- The Deliberate Chambers of the Empire. Eighteen articles which established a bicameral parliament for Ethiopia. Until this document, there had never been a formal legislative body in Ethiopia. The lower chamber would temporarily be chosen by the Nobility (Mekuanent) and the local chiefs (Shumoch) "until the people are in a position to elect them themselves" (Article 32), while the upper chamber would be appointed by the Emperor.
- The Ministers of the Empire. Two articles on the duties of government ministers, a system of executive officers which Menelik II had established in 1908.
- Jurisdiction. Five articles setting forth the judicial system. Article 54 establishes Special Courts, required by the Klobukowski agreement of 1906, which gave foreigners extraterritoriality in Ethiopia, exempting them from both Ethiopian law and her justice system.
- The Budget of the Imperial Government. One article requiring the Government Treasury to set an annual budget, which directs how the government will spend its money.
A few months later, on 3 November, the anniversary of the Emperor's own coronation, Haile Selassie convened the first parliament of the new constitution. Harold Marcus notes that Emperor Haile Selassie "hoped that the institution would stimulate nationalism and unity and that its members would popularize sociopolitical change in the provinces."
Following the restoration of Haile Selassie in 1941, he re-established the 1931 constitution, convening the parliament on 2 November 1942. This body included a chamber of deputies which was double its pre-war size, who were selected by a combination of an election, held on 9 March 1941, to elect a group of 20 for each of the 12 provinces, who would then meet at the provincial capitals to select five of their members to be deputies.
Despite the resurrection of the parliament, Haile Selassie promulgated a number of laws in the form of proclamations and decrees. It was not until his proclamation 34/1943 that the authority of the parliament was included. Laws were issued under the authority of the Emperor and the parliament until the end of February 1944, when the sole authority of the Emperor again was used, which continued until the beginning of November of that year, when the parliament was again in session.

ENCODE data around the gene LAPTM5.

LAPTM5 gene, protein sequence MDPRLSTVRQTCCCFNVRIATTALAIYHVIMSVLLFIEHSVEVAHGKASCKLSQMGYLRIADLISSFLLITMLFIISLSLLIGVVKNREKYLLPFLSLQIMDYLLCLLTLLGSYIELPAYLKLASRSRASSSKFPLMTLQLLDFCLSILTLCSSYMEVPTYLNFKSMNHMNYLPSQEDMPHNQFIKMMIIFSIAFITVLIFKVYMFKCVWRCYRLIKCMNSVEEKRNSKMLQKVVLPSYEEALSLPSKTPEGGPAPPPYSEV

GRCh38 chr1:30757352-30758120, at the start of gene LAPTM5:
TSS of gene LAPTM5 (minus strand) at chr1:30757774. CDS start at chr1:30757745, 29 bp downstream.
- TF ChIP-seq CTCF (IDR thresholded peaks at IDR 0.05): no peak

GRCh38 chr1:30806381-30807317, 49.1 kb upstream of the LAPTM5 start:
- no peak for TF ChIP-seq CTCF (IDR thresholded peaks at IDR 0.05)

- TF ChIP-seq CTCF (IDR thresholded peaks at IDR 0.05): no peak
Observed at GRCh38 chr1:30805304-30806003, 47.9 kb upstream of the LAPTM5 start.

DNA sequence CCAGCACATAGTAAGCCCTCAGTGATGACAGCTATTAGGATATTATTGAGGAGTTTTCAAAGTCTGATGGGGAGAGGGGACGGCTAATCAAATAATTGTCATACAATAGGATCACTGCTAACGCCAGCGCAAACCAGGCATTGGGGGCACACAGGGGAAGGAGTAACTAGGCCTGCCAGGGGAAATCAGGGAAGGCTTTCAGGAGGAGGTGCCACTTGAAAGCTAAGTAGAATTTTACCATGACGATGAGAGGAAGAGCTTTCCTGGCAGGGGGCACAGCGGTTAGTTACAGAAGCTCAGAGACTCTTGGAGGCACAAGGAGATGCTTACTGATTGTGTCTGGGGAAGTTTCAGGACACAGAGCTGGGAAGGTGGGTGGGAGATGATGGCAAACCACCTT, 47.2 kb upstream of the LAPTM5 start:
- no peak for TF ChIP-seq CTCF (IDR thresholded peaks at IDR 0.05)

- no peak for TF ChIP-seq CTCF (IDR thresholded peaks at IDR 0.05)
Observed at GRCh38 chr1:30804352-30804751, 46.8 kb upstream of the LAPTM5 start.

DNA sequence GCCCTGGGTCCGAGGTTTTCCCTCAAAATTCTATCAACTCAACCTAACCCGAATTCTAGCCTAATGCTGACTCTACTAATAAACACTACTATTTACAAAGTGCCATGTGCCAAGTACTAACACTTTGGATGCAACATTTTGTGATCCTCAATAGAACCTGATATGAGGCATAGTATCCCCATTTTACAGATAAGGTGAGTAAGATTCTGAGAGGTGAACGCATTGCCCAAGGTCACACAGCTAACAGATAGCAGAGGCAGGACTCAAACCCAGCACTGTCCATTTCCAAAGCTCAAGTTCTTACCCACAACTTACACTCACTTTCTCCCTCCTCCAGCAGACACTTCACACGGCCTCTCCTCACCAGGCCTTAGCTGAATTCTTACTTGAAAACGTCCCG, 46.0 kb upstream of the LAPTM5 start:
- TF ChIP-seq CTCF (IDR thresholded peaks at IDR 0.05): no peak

- Harold G. Marcus, Haile Sellassie I: The Formative Years (Lawrenceville: Red Sea Press, 1996), pp. 116f
- Stern, The Ethiopian Constitution (Washington: Ethiopian Research Council, 1936). Besides Stern's pamphlet, an English translation of this document can be found in Margary Perham, The Government of Ethiopia, second edition (London: Faber and Faber, 1969), pp. 423–432
- This article incorporates public domain material from the Library of Congress document: John W. Turner (1991). Thomas P. Ofcansky and LaVerle Berry (ed.). Ethiopia: A country study. Federal Research Division. Administrative Change and the 1955 Constitution.
- Haile Selassie, My Life and Ethiopia's Progress: The Autobiography of Emperor Haile Sellassie I, translated by Edward Ullendorff (Chicago: Frontline Distribution, 1999), vol. 1 p. 178
- North America, Shire Association. "A Historical Perspective – A Shirean scholar's (Aboy Gedamu) dedication to his people". Shire Association of North America. Retrieved 3 July 2012.
- Bahru Zewde, A History of Modern Ethiopia: 1855–1991, second edition (Oxford: James Currey, 2001), p. 110
- Keller, Revolutionary Ethiopia (Bloomington: Indiana University Press, 1991), p. 69
- This article incorporates public domain material from the Library of Congress document: John W. Turner (1991). Thomas P. Ofcansky and LaVerle Berry (ed.). Ethiopia: A country study. Federal Research Division. Haile Selassie: The Prewar Period, 1930–36.
- Summarized in My Life and Ethiopia's Progress, vol. 1 pp. 185–200
- Bahru Zewde, A History, pp. 114–166
- Margary Perham, The Government of Ethiopia, second edition, p. 151
- Marcus, Haile Sellassie I, p. 118
- Bereket Habte Selassie, "Constitutional Development in Ethiopia", Journal of African Law, 10 (1966), p. 78. Bereket claims that the election that began this process was held on 9 March 1941, almost two months before Haile Selassie made his triumphant return to his capital.
- Perham, The Government of Ethiopia, pp. 98f
- Zewde, Bahru (2002). A History of Modern Ethiopia, 1855–1991. Ohio University Press. p. 235. ISBN 9780821445723.